“Learn from the struggle giants. Nelson Mandela and all of the others didn’t defeat apartheid on their own.”
His message to those who believe the task is too onerous is: “Learn from the struggle giants. Nelson Mandela and all of the others didn’t defeat apartheid on their own. They were leaders of a mass movement [and] many tens and thousands of ordinary people in the most oppressive conditions resisted, and risked their own lives and themselves by becoming activists.”
“They all did something that contributed to one of the most successful movements for change in modern history … They defeated a powerful police state. They refused to be subjugated by an economic system or feeding profitably at the trough of racism. And they defeated the most institutionalised and micromanaged system of racism the world has ever known.”
Support Zondo Commission’s recommendation
Hain suggested South Africa change the game radically – and soon. History had taught that big change doesn’t normally come from the top.
“It never did under apartheid. It never has anywhere else.”
Implementing the Zondo Commission’s 2002 report is the task not only for the president and his cabinet and the law enforcement agencies, but also of the South African business community.
The recommendations of the Chief Justice of South Africa, Raymond Zondo, were many and varied, including an independent public procurement, an anti-corruption agency, a permanent anti-state capture and corruption commission, improved and extended whistle-blower protection, enhanced and improved parliamentary oversight, amendments to the electoral system, and end to cadre deployment.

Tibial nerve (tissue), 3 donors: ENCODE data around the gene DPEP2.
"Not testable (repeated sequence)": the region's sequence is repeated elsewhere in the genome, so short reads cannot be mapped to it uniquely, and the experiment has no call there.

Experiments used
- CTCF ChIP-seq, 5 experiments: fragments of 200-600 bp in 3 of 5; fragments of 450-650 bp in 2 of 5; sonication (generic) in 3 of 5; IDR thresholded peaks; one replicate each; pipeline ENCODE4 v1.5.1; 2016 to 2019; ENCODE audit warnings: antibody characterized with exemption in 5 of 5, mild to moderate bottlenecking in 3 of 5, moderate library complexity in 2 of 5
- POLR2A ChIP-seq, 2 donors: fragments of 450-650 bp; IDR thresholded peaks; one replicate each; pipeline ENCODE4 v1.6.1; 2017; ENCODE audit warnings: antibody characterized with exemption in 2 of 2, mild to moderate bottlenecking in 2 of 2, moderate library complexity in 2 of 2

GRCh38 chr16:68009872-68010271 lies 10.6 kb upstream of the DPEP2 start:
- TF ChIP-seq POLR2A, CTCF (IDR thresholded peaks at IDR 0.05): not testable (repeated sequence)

“These are constitutionally based as a countervailing force against state corruption at all levels,” Hain noted. “But whether these reforms will be fully implemented remains to be seen.”
In the meanwhile, crime and corruption continued unabated, he said, citing South Africa’s general degeneration into a mafia state. This includes illegal mining, sabotage at Eskom and Transnet, continued assassinations, organised criminal activity in the public and private sectors, extensive procurement corruption, organised disruption in the transport industry, insurrectionary outbreaks and threats, attacks on the Constitution and attacks on independent journalists by leading politicians in the ANC and the EFF.
“While the government of the day and state institutions bear primary responsibility for the restoration of a corruption-free, and functioning state, I don’t believe it’s only up to them. Their committed and energetic involvement of the private sector is essential, both to acknowledge its complicity in state capture, and to prevent any reoccurrences or new outbreaks.
Hain said professional actors, including firms of auditors, lawyers, and management consultants, assisted and enabled state capture. And whistle-blowers were neither encouraged nor protected but hounded and even murdered.